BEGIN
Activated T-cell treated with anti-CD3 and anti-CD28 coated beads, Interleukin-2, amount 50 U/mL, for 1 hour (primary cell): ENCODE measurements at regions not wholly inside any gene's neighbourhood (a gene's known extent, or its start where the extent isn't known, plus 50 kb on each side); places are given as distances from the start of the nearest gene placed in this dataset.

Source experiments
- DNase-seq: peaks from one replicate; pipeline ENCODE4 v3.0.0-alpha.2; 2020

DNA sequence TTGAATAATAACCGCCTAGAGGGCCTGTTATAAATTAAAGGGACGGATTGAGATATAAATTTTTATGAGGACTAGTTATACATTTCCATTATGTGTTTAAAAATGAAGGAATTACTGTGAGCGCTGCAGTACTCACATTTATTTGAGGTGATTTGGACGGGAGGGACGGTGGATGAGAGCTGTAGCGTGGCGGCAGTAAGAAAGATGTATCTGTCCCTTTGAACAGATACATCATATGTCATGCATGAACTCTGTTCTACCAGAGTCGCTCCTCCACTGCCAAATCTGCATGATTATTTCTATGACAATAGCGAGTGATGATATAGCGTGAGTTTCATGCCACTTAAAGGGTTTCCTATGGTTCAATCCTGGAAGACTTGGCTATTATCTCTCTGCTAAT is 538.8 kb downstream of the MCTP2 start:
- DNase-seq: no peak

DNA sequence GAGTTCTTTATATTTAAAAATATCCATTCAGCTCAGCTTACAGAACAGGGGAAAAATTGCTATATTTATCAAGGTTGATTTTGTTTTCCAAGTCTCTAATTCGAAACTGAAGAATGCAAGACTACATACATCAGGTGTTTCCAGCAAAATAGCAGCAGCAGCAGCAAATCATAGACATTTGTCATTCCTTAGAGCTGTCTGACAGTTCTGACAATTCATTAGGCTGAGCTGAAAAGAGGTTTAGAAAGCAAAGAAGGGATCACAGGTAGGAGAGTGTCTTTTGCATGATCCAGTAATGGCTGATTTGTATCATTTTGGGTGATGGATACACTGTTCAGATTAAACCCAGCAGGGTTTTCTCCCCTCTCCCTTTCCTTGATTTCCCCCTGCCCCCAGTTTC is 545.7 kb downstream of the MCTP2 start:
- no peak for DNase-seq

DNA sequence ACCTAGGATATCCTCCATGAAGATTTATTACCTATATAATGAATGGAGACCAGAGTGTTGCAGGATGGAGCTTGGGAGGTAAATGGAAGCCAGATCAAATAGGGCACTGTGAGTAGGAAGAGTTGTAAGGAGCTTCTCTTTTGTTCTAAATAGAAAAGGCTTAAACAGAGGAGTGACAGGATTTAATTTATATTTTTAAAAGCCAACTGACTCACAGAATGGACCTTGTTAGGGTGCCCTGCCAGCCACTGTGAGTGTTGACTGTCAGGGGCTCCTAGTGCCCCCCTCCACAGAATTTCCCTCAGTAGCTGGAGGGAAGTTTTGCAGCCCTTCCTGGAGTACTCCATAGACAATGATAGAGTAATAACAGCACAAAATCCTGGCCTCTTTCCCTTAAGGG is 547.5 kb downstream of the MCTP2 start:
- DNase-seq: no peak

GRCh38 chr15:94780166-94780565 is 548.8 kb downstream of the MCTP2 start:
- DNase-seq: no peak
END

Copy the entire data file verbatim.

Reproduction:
Activated T-cell treated with anti-CD3 and anti-CD28 coated beads, Interleukin-2, amount 50 U/mL, for 1 hour (primary cell): ENCODE measurements at regions not wholly inside any gene's neighbourhood (a gene's known extent, or its start where the extent isn't known, plus 50 kb on each side); places are given as distances from the start of the nearest gene placed in this dataset.

Source experiments
- DNase-seq: peaks from one replicate; pipeline ENCODE4 v3.0.0-alpha.2; 2020

DNA sequence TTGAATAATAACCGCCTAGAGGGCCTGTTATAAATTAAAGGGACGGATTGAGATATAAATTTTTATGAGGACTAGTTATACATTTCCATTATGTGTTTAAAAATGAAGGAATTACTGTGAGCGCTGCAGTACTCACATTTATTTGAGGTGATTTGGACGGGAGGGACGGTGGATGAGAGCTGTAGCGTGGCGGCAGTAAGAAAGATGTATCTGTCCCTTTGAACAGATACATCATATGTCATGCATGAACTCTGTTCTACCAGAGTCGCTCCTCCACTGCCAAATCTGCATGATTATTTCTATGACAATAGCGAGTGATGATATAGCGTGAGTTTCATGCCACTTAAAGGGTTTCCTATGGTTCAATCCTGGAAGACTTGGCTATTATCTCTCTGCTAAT is 538.8 kb downstream of the MCTP2 start:
- DNase-seq: no peak

DNA sequence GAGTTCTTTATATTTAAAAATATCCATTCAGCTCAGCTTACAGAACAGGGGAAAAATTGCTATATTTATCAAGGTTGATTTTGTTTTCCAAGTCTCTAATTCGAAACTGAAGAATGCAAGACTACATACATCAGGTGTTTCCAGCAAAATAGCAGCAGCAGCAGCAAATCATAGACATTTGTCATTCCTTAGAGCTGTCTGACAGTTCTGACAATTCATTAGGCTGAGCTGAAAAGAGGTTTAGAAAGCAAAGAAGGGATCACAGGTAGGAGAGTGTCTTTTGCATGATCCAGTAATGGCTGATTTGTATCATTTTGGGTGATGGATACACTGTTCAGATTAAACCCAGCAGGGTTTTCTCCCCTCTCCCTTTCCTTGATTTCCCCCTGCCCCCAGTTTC is 545.7 kb downstream of the MCTP2 start:
- no peak for DNase-seq

DNA sequence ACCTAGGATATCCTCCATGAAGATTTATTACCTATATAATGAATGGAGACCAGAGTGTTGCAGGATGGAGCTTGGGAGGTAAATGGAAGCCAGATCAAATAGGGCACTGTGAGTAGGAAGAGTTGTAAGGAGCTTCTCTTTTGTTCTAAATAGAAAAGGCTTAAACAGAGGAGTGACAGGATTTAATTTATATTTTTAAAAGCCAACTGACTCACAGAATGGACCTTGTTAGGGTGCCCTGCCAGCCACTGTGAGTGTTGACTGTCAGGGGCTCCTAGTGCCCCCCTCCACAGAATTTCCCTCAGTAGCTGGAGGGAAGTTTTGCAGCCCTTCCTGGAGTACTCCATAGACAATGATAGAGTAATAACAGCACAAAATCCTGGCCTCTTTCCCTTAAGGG is 547.5 kb downstream of the MCTP2 start:
- DNase-seq: no peak

GRCh38 chr15:94780166-94780565 is 548.8 kb downstream of the MCTP2 start:
- DNase-seq: no peak